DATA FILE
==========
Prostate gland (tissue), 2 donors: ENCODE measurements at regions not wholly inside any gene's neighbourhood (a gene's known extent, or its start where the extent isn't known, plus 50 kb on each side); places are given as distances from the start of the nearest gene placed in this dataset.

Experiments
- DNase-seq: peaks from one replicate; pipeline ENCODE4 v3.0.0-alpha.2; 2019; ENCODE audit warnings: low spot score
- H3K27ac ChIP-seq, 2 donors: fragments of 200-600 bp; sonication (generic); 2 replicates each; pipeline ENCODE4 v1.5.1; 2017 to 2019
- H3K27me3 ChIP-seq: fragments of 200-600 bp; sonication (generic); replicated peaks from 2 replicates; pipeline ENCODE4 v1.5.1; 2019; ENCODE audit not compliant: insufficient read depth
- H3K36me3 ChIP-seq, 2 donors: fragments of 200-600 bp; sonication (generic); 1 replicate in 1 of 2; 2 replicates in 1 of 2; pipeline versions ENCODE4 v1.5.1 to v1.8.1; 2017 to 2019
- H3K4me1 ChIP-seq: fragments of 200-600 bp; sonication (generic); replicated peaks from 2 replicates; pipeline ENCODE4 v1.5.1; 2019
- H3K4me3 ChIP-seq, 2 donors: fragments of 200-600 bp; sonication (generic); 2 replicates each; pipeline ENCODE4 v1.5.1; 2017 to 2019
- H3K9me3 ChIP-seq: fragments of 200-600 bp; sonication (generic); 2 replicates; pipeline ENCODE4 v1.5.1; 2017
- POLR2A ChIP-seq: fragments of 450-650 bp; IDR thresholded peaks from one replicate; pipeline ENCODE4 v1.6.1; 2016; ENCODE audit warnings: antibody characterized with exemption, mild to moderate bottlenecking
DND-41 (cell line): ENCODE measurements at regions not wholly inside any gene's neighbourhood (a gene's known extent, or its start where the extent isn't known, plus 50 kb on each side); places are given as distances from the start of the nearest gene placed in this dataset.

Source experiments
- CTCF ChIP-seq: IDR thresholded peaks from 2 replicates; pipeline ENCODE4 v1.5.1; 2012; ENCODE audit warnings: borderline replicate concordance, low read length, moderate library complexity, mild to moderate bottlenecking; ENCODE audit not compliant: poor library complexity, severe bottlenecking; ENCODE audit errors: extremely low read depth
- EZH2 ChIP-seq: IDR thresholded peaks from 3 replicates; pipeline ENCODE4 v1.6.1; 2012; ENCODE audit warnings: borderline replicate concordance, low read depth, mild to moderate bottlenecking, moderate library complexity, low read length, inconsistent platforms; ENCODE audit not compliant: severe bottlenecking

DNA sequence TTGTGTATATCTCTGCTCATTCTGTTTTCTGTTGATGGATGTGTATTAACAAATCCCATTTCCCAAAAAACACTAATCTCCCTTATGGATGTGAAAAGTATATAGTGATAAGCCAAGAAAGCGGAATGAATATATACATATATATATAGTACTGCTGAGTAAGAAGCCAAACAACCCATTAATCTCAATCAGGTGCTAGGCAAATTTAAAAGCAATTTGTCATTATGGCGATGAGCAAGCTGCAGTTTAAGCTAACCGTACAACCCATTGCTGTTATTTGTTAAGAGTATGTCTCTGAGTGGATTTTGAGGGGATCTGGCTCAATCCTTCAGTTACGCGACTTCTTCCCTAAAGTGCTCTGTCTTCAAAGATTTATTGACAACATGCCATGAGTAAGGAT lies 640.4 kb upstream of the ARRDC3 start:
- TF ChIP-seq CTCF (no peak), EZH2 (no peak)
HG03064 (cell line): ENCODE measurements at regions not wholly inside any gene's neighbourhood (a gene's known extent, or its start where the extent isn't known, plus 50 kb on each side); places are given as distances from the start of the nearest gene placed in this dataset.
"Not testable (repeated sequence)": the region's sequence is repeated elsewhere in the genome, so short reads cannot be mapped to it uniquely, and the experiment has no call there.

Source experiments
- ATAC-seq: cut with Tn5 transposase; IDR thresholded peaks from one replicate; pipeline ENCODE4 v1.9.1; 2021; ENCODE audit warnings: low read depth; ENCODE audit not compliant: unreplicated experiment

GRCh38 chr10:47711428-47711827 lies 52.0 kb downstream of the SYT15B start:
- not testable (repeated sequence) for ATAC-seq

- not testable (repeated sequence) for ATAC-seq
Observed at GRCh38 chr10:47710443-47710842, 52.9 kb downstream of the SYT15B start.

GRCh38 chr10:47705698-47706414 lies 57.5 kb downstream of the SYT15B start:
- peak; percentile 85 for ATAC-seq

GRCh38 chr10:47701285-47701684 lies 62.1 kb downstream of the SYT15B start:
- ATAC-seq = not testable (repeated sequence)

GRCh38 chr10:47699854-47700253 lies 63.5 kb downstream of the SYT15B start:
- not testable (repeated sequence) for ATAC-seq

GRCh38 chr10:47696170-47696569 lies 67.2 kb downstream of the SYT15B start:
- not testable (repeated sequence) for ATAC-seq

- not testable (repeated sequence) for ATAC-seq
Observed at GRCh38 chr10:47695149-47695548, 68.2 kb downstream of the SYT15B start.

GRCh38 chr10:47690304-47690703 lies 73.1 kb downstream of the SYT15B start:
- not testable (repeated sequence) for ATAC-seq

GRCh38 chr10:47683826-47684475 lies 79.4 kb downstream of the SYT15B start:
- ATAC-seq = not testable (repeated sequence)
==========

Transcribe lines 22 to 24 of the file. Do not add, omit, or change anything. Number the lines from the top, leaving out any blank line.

- not testable (repeated sequence) for ATAC-seq

- not testable (repeated sequence) for ATAC-seq
Observed at GRCh38 chr10:47710443-47710842, 52.9 kb downstream of the SYT15B start.